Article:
Sage is one of my favorite herbs. Perhaps that is because we both have Jupiter as our ruling planet. Whatever the reason, we have a great relationship. The best time for harvesting sage really is in the spring just before the flowers blossom and I make my tincture then, but the fall cuttings are certainly still potent.
Sage has been used as a medicinal herb since the beginning of recorded history. Salvia means health. One of the earliest written Celtic references to its use can be found in a manuscript circa 72o A.C.E cataloging the healing herb gardens tended by Columbán monks.
Between 1151 and 1158, Hildegard Von Bingen wrote “Sage is warm and dry of nature… If a person abounds in an overabundance of phlegm or has a stinking breath, let them cook sage in wine, strain it through a piece of cloth and then drink it often.” Any nurse, or mom, out there who knows what I mean by “strep breath” might join me in wondering if that later symptom isn’t our blessed green lady’s reference to sage’s usefulness as a preparation for sore throats.
John Hill was convinced that growing the herb led to long life saying “Sage properly prepared, will preserve the faculties and memory” and “will long prevent the hands from trembling and the eyes from dimness.”
Culpeper goes on at length about garden sage mentioning that it helps with “all pains of the joints” and “diseases of the chest.”
Now maybe you see why given its long history of use, I sometimes feel sorry for sage as it has fallen to being known as that “herb you put in the stuffing at Thanksgiving.”
What to do with fresh sage?
As I mentioned, I make a fresh sage tincture and I infuse fresh sage in honey. I don’t even know why I make the honey, anymore. I never end up using it until I mix it into an elixir. I suppose it adds depth to your elixirs, for those who care about those things.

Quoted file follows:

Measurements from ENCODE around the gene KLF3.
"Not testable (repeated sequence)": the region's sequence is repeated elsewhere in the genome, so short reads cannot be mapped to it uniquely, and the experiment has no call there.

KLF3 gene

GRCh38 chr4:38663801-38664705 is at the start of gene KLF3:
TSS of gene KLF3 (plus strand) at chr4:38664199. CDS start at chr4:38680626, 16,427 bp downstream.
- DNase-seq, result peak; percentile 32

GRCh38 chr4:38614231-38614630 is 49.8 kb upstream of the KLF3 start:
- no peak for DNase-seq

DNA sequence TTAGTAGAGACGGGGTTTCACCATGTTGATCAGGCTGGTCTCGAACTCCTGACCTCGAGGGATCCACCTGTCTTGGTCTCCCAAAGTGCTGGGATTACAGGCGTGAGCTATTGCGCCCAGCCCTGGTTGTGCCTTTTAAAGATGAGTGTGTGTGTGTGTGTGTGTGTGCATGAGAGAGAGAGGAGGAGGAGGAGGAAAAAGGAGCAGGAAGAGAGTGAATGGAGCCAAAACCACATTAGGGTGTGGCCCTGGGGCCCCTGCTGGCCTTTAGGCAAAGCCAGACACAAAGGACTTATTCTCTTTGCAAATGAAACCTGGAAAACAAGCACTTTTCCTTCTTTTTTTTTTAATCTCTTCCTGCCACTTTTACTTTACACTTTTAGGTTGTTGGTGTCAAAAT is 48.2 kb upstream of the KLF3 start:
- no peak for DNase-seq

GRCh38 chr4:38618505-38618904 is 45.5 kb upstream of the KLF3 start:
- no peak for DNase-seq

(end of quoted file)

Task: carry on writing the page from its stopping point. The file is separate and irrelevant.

Infuse some sage in a pint of vinegar. It makes a great base vinegar for salad dressings. I like to put it in with the burdock root.
Make a fresh infusion. Fresh sage infusion is amazing. Throw a sprig of leaves in a covered pot with a slice of lemon and pour boiling water over it. Just a note though, when making infusions with fresh herbs, don’t expect the color change that you see from dried plant material. I once had a client tell me that their tea “didn’t take”.
Mix freshly chopped sage into butter and use it for flavoring vegetables.
Make an infused oil with sage. I actually mix sage and goldenrod which I use for aches and pains. I like to use fresh-wilted ingredients for that, but you can use dry in a pinch.
Fry few handfuls in butter until they are just crisp and snack on them. If you have any left you can go on to drying them.
Pick the sage on a dry, breezy day. Sage is one of those plants that can be cut back quite vigorously and still thrives the following year, so don’t be afraid of cutting back too much.
Shake the sage clean and pick out all leaves that have blemishes. Bundle the stems together and fasten them to a dowel. I use rubber bands for this. Twine works, too.
This is when my OCD kicks in, otherwise known as my attempt at good manufacturing practices. I know that you have all seen the lovely pictures of bunches of herbs hanging about to dry. I am certainly guilty of posting those, myself. I let the strewing herbs dry in the open air all that time, because they are so pretty and I always have my bunches of protective herbs hanging on the hearth.
However, if there is even a chance that what I am drying is going to go into a product for consumption, I put the bunches of herbs inside a brown paper bag to dry, as pictured above. This keeps the drying herbs from accumulating dust and from being exposed to light. They should never actually touch the wall, either, as that allows spiders, and other bugs, easier access. I also have a dehydrator that I use depending on how aromatic the plant is. I don’t like to lose essential oils to the heat, I generally use the dehydrator for roots, barks and berries. When the leaves have dried sufficiently that one can be crushed in my hand, I transfer them to clean glass jars to live in the dark of my herb closet.
You can also tie it up in little bundles to make smudge sticks, but I will cover that in another post.
What to do with dry sage?
Cook with it. It is great in stuffing but you can cook it in with the rice, too. You can add it to broths. You can also crumble up a bit to add to savory scones, or corn bread.
Make sage infusion with lemon and a dash of honey. There is an interesting variation of this recipe, in my family, which involves putting sage, a lemon and a glass of white wine in a pot and pouring a couple of quarts of boiling water over the ingredients. I believe the recipe calls for a bit of sugar or honey as well. I’ve never actually seen it, it is one of those things passed down.
Gargle it. When I want to use the sage infusion as a gargle, I make it much stronger and sometimes I add a bit of thyme to that, as well.
So there you have enough different ways to use sage that you might even run out. Have fun experimenting and if you have other ideas, add them to the comments!